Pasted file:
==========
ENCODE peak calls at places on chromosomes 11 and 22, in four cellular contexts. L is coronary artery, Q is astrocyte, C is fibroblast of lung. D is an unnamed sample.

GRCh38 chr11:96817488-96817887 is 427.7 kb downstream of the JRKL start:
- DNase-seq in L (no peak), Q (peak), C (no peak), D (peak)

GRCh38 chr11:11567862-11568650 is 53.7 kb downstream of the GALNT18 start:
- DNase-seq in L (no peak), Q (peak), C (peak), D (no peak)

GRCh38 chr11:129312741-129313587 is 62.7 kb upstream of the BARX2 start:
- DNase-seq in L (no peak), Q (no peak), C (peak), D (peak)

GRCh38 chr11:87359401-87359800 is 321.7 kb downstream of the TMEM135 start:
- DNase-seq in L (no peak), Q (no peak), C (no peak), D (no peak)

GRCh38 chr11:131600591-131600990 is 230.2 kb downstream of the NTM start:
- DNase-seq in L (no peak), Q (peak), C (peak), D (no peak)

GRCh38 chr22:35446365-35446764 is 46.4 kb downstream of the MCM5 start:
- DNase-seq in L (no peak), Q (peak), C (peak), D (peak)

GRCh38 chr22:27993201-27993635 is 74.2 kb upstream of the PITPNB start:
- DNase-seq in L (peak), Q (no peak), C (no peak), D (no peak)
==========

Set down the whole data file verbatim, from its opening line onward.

ENCODE peak calls at places on chromosomes 11 and 22, in four cellular contexts. L is coronary artery, Q is astrocyte, C is fibroblast of lung. D is an unnamed sample.

GRCh38 chr11:96817488-96817887 is 427.7 kb downstream of the JRKL start:
- DNase-seq in L (no peak), Q (peak), C (no peak), D (peak)

GRCh38 chr11:11567862-11568650 is 53.7 kb downstream of the GALNT18 start:
- DNase-seq in L (no peak), Q (peak), C (peak), D (no peak)

GRCh38 chr11:129312741-129313587 is 62.7 kb upstream of the BARX2 start:
- DNase-seq in L (no peak), Q (no peak), C (peak), D (peak)

GRCh38 chr11:87359401-87359800 is 321.7 kb downstream of the TMEM135 start:
- DNase-seq in L (no peak), Q (no peak), C (no peak), D (no peak)

GRCh38 chr11:131600591-131600990 is 230.2 kb downstream of the NTM start:
- DNase-seq in L (no peak), Q (peak), C (peak), D (no peak)

GRCh38 chr22:35446365-35446764 is 46.4 kb downstream of the MCM5 start:
- DNase-seq in L (no peak), Q (peak), C (peak), D (peak)

GRCh38 chr22:27993201-27993635 is 74.2 kb upstream of the PITPNB start:
- DNase-seq in L (peak), Q (no peak), C (no peak), D (no peak)